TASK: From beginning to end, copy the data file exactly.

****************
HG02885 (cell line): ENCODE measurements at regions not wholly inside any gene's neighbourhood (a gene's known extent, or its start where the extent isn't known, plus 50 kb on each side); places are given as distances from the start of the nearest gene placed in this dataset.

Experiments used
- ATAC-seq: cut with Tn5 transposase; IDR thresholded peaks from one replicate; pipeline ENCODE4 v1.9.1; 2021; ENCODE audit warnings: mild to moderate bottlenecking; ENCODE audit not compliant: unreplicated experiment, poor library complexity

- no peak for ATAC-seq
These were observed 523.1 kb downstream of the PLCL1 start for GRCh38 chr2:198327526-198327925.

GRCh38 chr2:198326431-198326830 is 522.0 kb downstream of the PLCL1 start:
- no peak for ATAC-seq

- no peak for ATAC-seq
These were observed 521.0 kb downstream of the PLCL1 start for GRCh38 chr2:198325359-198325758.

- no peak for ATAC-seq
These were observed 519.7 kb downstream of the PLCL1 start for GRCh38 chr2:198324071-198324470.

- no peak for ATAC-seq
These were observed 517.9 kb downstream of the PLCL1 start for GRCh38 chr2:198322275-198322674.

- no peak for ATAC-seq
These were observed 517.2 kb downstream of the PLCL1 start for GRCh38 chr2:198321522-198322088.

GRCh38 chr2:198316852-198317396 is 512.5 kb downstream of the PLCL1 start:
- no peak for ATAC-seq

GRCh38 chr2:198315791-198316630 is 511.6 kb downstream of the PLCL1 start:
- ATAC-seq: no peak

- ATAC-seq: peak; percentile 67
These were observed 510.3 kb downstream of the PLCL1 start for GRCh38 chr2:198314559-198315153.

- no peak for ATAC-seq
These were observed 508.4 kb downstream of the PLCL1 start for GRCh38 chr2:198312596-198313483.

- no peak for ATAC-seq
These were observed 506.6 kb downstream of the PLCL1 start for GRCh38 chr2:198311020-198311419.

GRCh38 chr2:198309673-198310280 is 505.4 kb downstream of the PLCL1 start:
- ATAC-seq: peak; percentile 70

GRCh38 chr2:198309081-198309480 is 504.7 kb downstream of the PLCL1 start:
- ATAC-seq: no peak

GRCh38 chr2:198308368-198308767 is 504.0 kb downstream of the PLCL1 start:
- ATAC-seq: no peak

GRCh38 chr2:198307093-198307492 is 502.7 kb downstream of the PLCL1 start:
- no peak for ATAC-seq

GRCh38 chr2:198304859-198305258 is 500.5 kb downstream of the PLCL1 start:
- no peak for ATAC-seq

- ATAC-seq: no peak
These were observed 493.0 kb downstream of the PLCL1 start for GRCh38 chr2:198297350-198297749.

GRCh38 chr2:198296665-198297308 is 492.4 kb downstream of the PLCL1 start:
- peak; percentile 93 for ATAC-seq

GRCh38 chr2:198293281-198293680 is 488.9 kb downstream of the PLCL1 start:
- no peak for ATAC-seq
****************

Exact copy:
HG02885 (cell line): ENCODE measurements at regions not wholly inside any gene's neighbourhood (a gene's known extent, or its start where the extent isn't known, plus 50 kb on each side); places are given as distances from the start of the nearest gene placed in this dataset.

Experiments used
- ATAC-seq: cut with Tn5 transposase; IDR thresholded peaks from one replicate; pipeline ENCODE4 v1.9.1; 2021; ENCODE audit warnings: mild to moderate bottlenecking; ENCODE audit not compliant: unreplicated experiment, poor library complexity

- no peak for ATAC-seq
These were observed 523.1 kb downstream of the PLCL1 start for GRCh38 chr2:198327526-198327925.

GRCh38 chr2:198326431-198326830 is 522.0 kb downstream of the PLCL1 start:
- no peak for ATAC-seq

- no peak for ATAC-seq
These were observed 521.0 kb downstream of the PLCL1 start for GRCh38 chr2:198325359-198325758.

- no peak for ATAC-seq
These were observed 519.7 kb downstream of the PLCL1 start for GRCh38 chr2:198324071-198324470.

- no peak for ATAC-seq
These were observed 517.9 kb downstream of the PLCL1 start for GRCh38 chr2:198322275-198322674.

- no peak for ATAC-seq
These were observed 517.2 kb downstream of the PLCL1 start for GRCh38 chr2:198321522-198322088.

GRCh38 chr2:198316852-198317396 is 512.5 kb downstream of the PLCL1 start:
- no peak for ATAC-seq

GRCh38 chr2:198315791-198316630 is 511.6 kb downstream of the PLCL1 start:
- ATAC-seq: no peak

- ATAC-seq: peak; percentile 67
These were observed 510.3 kb downstream of the PLCL1 start for GRCh38 chr2:198314559-198315153.

- no peak for ATAC-seq
These were observed 508.4 kb downstream of the PLCL1 start for GRCh38 chr2:198312596-198313483.

- no peak for ATAC-seq
These were observed 506.6 kb downstream of the PLCL1 start for GRCh38 chr2:198311020-198311419.

GRCh38 chr2:198309673-198310280 is 505.4 kb downstream of the PLCL1 start:
- ATAC-seq: peak; percentile 70

GRCh38 chr2:198309081-198309480 is 504.7 kb downstream of the PLCL1 start:
- ATAC-seq: no peak

GRCh38 chr2:198308368-198308767 is 504.0 kb downstream of the PLCL1 start:
- ATAC-seq: no peak

GRCh38 chr2:198307093-198307492 is 502.7 kb downstream of the PLCL1 start:
- no peak for ATAC-seq

GRCh38 chr2:198304859-198305258 is 500.5 kb downstream of the PLCL1 start:
- no peak for ATAC-seq

- ATAC-seq: no peak
These were observed 493.0 kb downstream of the PLCL1 start for GRCh38 chr2:198297350-198297749.

GRCh38 chr2:198296665-198297308 is 492.4 kb downstream of the PLCL1 start:
- peak; percentile 93 for ATAC-seq

GRCh38 chr2:198293281-198293680 is 488.9 kb downstream of the PLCL1 start:
- no peak for ATAC-seq